IGSS Essential Questions, Skills, and Habits of MInd

IGSS Skills and Habits of Mind

Through their work in New Trier's Integrated Global Studies School, students will: 

  • experience learning that combines traditional academic disciplines and is grounded in relevant and current global issues.
  • develop leadership by assisting in the development of the curriculum and small-school administration.
  • create and implement programs of study for themselves and their peers.
  • develop autonomy and intellectual confidence through self-directed learning.
  • understand, through study and application, how individuals impact the world through agency and advocacy.
  • develop a sense of community through collaboration, consensus-building, and conflict resolution.
  • develop and refine personal and societal ethics by applying these ethical codes to contemporary problems.
  • apply critical thinking skills of the social and physical sciences and arts and literature to diverse global problems.
  • experience the visual and performing arts both as vehicles of individual meaning-making and as conduits of collective cultural expression.
  • utilize technology to facilitate their inquiry and communicate their learning to diverse audiences.•become proficient with multiple literacies (e.g. numeracy, visual, speaking, listening, media, information) and research techniques.
  • display self-awareness and self-advocacy through periodic learning exhibitions and the development of an ongoing portfolio and exhibitions of learning.

examples of yearly essential questions

Essential Questions, "Justice on this Planet", 2010-11 

  • How do we define justice, as individuals and socieities?
    How have these definitions been developed over time?  Is there a universal code of justice?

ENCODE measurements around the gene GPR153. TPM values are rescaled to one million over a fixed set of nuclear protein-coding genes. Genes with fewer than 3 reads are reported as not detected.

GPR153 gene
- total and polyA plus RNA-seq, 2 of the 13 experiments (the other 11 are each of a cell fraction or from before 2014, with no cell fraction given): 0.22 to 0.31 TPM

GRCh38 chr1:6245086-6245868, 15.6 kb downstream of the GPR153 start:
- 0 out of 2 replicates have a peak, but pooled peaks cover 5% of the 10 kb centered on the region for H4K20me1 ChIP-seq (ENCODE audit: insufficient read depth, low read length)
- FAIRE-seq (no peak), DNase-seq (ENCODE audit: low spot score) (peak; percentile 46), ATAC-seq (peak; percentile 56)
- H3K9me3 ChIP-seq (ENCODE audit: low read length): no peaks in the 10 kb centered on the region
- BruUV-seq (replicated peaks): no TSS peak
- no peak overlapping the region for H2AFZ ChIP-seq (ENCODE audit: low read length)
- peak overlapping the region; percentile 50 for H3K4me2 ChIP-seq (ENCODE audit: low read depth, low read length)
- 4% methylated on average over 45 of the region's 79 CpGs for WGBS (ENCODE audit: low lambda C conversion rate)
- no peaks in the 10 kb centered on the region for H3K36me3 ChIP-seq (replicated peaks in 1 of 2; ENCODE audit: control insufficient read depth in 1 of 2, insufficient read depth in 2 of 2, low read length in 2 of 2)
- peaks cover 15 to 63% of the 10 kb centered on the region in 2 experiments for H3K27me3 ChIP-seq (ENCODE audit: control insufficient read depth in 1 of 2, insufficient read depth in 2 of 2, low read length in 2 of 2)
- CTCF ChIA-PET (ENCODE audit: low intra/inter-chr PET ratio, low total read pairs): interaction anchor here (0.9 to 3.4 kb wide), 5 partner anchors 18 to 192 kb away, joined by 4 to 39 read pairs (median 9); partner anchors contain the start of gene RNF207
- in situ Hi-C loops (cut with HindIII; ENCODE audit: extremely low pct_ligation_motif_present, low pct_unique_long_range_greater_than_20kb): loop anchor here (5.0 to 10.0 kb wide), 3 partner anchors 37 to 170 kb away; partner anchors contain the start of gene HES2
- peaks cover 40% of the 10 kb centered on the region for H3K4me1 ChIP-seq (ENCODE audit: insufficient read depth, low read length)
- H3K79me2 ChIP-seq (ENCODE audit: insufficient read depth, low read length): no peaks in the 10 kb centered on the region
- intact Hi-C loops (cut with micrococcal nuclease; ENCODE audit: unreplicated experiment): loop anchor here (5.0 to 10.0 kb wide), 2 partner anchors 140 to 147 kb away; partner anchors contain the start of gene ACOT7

• How do literature and the arts express the complexity and difficulty in our attempts at achieving justice? 
  • How are theories and philosophies of justice applied to the environment?  To economics? To political systems?
  • How have key population movements, economic developments, and policy decisions shaped the world around us, and what important lessons can we learn and apply from historical experiences?
  • What avenues for agency and efficacy are available to 21st-Century citizens and how can students use these opportunities to become global actors?

Essential Questions, "Our Relationship with The Planet", 2009-2010

  • In what ways do scientific and technological advancement both protect and threaten the integrity, diversity, and continuity of the biosphere?
  • What current beliefs and values must be revised, and which institutions changed for man-earth relationships to be sustainable at high levels of economic and environmental quality?
  • What positive and negative effects do modern economic, political, and social belief systems have on our relationship with the earth? 
  • How can modern societies reconcile their need for economic growth and environmental quality?
  • What strategies are available and effective in modifying current practices that are detrimental to the environment?
  • What are the key interrelationships between science, the environmental movement and public policy?
  • How do communities, organizations, and governments develop environmental policies?
  • How do literature and the arts express the complexities of human relationships with nature? 
  • How have key population movements, economic developments, and policy decisions shaped the world around us, and what important lessons can we learn and apply from historical experiences?
  • What avenues for agency and efficacy are available to 21st-Century citizens and how can students use these opportunities to become global actors?